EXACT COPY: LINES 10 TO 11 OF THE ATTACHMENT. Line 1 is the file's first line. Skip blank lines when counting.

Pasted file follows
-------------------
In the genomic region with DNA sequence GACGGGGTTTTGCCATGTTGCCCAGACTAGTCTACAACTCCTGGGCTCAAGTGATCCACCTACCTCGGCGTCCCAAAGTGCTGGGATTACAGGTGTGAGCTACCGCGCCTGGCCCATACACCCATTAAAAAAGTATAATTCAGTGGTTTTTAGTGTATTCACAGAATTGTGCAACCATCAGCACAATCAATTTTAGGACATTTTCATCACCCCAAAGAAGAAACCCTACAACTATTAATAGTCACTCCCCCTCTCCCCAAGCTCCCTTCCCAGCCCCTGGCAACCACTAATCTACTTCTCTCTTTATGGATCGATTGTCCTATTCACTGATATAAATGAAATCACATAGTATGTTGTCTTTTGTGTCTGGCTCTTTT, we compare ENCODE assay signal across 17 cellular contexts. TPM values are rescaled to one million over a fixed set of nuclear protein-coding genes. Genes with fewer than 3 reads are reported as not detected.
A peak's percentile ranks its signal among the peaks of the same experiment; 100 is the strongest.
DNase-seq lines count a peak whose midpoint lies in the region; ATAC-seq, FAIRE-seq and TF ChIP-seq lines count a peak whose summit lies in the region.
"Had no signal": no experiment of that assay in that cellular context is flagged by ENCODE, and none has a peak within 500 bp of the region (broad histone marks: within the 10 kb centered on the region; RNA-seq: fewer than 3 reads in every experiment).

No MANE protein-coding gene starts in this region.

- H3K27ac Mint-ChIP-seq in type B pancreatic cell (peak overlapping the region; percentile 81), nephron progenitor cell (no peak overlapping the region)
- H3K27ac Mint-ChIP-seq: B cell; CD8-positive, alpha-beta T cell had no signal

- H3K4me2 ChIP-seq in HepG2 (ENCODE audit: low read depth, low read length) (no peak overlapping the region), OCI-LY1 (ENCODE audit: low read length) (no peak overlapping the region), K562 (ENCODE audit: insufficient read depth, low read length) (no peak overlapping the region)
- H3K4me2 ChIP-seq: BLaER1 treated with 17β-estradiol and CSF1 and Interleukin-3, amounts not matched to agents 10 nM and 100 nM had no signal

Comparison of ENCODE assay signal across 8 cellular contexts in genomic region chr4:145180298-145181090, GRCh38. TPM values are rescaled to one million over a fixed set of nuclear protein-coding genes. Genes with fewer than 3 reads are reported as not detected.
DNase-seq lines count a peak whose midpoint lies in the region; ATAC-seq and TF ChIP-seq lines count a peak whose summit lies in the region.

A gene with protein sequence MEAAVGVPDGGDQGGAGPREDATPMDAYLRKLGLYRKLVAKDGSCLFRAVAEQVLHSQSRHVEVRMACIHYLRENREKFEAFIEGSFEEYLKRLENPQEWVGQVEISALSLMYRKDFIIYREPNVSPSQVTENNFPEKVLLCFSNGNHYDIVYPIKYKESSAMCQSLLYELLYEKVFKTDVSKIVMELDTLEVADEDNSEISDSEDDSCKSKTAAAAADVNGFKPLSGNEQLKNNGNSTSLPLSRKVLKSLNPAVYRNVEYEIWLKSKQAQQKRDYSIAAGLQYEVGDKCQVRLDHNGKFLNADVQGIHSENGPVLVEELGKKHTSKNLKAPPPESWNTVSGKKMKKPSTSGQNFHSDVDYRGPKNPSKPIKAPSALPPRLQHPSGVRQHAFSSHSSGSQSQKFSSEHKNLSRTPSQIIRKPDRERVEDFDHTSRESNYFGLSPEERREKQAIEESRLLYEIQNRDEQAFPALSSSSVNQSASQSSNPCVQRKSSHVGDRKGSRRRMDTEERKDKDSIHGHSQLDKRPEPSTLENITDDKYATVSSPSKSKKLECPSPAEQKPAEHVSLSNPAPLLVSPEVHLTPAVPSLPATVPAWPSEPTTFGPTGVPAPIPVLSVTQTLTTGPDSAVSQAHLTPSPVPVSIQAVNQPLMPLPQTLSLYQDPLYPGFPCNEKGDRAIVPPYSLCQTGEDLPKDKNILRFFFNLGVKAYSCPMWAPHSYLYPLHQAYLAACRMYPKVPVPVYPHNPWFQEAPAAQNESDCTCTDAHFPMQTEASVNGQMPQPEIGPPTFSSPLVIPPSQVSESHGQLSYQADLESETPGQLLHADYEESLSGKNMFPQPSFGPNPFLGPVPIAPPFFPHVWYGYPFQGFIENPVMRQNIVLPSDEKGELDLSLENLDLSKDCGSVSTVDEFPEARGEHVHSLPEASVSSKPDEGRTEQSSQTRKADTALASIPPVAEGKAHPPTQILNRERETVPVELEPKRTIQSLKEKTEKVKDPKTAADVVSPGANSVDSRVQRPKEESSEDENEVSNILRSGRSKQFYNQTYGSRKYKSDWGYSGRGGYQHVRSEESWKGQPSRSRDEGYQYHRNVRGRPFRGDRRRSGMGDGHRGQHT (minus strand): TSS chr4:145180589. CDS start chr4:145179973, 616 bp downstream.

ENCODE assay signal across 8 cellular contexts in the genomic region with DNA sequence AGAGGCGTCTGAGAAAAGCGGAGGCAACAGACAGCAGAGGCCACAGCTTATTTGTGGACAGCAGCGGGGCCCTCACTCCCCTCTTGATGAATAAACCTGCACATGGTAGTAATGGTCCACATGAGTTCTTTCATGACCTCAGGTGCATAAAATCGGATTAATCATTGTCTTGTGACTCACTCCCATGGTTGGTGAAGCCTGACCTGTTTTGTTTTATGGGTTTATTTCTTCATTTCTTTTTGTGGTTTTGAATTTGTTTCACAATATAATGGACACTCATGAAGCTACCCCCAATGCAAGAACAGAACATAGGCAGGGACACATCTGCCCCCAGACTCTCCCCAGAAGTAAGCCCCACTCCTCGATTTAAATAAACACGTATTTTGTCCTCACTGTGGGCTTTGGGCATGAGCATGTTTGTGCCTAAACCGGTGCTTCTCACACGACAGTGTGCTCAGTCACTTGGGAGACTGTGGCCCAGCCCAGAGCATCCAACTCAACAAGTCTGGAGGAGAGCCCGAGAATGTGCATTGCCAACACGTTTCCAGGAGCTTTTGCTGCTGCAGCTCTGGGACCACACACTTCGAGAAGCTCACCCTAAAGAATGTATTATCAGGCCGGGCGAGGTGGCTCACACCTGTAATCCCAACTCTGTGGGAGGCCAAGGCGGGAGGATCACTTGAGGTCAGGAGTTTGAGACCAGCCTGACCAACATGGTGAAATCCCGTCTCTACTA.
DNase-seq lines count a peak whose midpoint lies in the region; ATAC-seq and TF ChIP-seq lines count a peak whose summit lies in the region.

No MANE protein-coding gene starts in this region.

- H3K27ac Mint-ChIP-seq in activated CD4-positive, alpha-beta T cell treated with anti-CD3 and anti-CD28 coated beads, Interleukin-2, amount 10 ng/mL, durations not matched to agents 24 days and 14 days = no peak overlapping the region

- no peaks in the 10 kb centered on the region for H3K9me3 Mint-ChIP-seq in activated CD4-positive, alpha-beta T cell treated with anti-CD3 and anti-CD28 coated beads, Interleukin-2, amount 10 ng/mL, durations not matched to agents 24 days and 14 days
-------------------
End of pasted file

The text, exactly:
Comparison of ENCODE assay signal across 8 cellular contexts in genomic region chr4:145180298-145181090, GRCh38. TPM values are rescaled to one million over a fixed set of nuclear protein-coding genes. Genes with fewer than 3 reads are reported as not detected.
DNase-seq lines count a peak whose midpoint lies in the region; ATAC-seq and TF ChIP-seq lines count a peak whose summit lies in the region.